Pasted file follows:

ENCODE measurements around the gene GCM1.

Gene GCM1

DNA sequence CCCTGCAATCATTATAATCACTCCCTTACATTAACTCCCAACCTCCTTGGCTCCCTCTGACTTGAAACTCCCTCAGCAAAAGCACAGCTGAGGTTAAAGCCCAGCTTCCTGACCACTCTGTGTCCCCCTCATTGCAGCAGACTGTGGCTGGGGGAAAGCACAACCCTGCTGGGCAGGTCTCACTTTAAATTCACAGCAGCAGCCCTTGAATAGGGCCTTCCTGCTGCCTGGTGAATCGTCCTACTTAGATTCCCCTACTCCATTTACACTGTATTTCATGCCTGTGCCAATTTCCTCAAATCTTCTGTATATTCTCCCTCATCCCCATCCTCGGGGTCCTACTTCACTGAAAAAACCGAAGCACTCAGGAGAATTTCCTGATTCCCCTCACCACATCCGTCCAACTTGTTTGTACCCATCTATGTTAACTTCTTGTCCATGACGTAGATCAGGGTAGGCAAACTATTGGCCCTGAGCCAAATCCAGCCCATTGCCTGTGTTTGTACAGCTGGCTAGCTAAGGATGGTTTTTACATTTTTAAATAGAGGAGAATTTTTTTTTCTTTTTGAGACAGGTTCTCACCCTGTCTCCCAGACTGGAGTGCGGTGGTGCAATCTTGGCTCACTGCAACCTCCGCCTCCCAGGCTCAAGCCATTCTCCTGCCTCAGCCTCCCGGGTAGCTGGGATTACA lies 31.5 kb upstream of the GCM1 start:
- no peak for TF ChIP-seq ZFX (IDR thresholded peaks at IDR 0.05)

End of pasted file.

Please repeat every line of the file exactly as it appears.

ENCODE measurements around the gene GCM1.

Gene GCM1

DNA sequence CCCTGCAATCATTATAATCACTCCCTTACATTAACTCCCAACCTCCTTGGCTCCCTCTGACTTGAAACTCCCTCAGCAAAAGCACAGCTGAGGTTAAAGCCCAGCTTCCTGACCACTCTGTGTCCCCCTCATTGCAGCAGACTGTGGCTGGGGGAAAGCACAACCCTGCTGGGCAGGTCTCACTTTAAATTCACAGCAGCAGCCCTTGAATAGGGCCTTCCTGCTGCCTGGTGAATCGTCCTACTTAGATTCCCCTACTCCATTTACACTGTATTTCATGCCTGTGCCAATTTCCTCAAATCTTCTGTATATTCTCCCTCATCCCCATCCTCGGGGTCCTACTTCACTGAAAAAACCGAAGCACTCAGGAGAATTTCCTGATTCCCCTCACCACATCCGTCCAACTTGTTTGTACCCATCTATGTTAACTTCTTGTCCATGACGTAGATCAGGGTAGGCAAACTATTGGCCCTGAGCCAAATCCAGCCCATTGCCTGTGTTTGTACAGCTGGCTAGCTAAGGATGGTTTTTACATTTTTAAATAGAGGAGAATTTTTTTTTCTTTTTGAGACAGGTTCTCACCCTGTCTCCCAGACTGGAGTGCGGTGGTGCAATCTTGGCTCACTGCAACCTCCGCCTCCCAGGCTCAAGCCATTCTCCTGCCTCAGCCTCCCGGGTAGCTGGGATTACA lies 31.5 kb upstream of the GCM1 start:
- no peak for TF ChIP-seq ZFX (IDR thresholded peaks at IDR 0.05)